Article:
CINCINNATI — Fate, in the guise of a St. Louis Cardinals comeback victory over the Chicago Cubs yesterday afternoon, offered the Reds a chance to write a sweet ending to the National League Central Division title chase a couple of hours later in the gathering shadows of Great American Ball Park.
Cincinnati wrapped up its second division championship in three seasons by defeating the Los Angeles Dodgers 6-0 and, in the process, stopped the mathematical heartbeat of the Cardinals.
The energized crowd of 41,117 enjoyed the show, highlighted by a dominant start by Mat Latos and long home runs by Jay Bruce and Brandon Phillips. It was a textbook performance by a solid team.
“I just happened to be the one (to start it), and everybody followed suit,” said Bruce, who launched a 443-foot solo shot to right field to break a scoreless tie in the fourth inning. “We won as a team again, as we’ve been doing all year.”
The only missing element from the moment was manager Dusty Baker. He remained hospitalized in Chicago, where he has been treated since Wednesday for an irregular heartbeat. He was not forgotten by anyone.
“We had a toast (for Dusty) before we came in,” third baseman Scott Rolen said. “We gathered around in here and had our private ceremony. We miss Dusty. We know he’s doing well. He’s a big part of this team. It’s a shame that he wasn’t here. He kind of digs this stuff.”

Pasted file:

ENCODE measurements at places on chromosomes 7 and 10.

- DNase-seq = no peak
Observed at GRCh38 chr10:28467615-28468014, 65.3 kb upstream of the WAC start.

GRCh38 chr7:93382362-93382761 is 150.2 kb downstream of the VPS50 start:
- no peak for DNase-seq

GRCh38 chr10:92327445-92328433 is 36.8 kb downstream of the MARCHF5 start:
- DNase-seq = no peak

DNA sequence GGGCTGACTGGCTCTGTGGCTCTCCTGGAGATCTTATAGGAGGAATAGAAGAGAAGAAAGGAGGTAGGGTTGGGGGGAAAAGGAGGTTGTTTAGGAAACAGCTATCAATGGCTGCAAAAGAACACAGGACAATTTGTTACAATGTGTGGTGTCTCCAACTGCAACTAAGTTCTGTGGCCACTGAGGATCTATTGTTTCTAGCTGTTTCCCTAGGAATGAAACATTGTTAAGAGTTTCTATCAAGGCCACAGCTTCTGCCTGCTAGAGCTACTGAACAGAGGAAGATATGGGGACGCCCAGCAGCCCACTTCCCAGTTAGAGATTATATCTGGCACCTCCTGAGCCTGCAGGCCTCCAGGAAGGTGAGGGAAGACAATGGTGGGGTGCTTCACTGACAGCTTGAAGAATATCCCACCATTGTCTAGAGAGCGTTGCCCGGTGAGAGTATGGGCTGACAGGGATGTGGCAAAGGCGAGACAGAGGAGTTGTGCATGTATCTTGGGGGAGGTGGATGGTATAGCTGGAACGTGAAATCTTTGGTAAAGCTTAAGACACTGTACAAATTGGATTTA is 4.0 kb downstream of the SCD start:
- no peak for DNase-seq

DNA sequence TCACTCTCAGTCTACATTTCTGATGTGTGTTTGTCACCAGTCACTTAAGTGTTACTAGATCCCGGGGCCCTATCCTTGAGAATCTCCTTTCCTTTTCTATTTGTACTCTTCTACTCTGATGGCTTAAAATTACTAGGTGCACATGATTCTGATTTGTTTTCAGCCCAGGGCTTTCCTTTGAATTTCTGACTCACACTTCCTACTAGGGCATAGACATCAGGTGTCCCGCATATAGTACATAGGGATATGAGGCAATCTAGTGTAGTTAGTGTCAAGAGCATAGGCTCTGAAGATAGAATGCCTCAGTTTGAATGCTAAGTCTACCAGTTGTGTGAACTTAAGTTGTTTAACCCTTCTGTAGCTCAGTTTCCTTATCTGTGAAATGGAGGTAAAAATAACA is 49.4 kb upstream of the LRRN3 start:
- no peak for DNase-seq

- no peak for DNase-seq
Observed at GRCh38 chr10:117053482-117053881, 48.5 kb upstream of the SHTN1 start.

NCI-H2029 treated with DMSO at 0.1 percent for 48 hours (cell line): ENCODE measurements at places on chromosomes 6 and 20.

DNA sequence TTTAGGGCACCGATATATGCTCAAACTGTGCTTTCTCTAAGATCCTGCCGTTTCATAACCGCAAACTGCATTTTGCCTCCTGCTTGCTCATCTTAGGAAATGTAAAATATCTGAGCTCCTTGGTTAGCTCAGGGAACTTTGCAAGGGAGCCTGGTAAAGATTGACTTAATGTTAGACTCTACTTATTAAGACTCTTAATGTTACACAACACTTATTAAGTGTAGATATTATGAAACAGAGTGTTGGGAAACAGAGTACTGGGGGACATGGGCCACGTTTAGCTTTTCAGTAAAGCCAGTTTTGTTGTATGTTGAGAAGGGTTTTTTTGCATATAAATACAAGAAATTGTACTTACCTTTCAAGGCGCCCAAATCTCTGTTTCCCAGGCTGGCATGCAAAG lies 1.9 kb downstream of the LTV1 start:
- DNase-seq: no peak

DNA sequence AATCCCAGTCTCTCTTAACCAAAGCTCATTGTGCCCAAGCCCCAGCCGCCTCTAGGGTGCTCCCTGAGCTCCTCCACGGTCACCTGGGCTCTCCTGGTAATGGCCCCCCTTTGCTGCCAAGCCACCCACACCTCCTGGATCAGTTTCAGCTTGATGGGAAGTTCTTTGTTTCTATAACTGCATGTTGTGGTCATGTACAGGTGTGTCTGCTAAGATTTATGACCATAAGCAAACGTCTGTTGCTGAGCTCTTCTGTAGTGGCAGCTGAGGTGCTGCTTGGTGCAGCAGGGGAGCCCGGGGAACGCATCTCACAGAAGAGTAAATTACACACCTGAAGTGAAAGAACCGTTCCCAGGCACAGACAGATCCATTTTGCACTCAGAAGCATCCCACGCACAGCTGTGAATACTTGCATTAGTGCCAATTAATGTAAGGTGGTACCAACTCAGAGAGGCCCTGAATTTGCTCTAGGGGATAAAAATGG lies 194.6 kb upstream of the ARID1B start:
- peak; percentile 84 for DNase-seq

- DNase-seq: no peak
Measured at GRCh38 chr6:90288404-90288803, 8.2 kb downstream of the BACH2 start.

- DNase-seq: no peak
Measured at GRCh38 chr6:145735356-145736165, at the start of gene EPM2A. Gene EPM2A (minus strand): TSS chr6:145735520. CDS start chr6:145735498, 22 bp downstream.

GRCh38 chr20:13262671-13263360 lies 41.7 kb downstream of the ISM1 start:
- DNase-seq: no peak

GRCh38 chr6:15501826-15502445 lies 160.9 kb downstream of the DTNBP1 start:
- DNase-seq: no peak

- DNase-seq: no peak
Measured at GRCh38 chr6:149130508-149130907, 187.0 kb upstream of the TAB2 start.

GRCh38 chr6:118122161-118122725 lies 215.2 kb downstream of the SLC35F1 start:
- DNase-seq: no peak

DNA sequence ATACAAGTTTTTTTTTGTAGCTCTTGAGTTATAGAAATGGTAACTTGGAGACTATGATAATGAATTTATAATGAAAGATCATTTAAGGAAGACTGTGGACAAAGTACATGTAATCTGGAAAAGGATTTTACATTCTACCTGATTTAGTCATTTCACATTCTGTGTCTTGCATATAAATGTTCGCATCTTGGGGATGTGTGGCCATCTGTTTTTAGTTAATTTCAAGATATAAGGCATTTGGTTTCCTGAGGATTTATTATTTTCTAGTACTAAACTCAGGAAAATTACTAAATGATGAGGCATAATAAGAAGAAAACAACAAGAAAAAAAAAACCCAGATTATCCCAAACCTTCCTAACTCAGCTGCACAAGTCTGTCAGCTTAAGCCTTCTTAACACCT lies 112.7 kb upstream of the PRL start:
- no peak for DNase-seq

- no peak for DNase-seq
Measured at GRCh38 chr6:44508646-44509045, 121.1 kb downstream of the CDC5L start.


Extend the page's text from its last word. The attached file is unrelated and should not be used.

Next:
Had Baker been in the dugout, he would have seen Latos (13-4) pitch eight shutout innings and Phillips add his 424-foot solo home run in the seventh inning to help settle the matter.
Team owner Bob Castellini came out of the middle of the clubhouse celebration drenched in champagne and beer. He was delighted with the division title but would like more this season. The Philadelphia Phillies swept the Reds in a division series in 2010.
“Some people say today is great,” Castellini said. “The thing about this team is we’re going to be a great team the next few weeks. Two years ago, we were in the playoffs. This year, we’re going to go deep in the playoffs, in my estimation.”
He said the Reds grew up while playing for six weeks in July and August without first baseman and 2010 NL Most Valuable Player Joey Votto, who was recovering from surgery on his left knee.
“When Joey went down, we looked at each other and said, ‘Who’s going to do it?’ ” Castellini said. “ ‘I guess it’s going to be you and you and you.’ That’s the way the guys were. We covered everybody’s backs.
That “team” feeling permeated the clubhouse, as did the lure of possibilities.
“You have a pretty good idea when you’re going to have (great years), and that’s not very often,” Rolen said. “For some guys, it’s never in their careers.
“We have a really nice thing going on here, and we’ve got a good group of guys that are good players. You don’t take anything for granted.”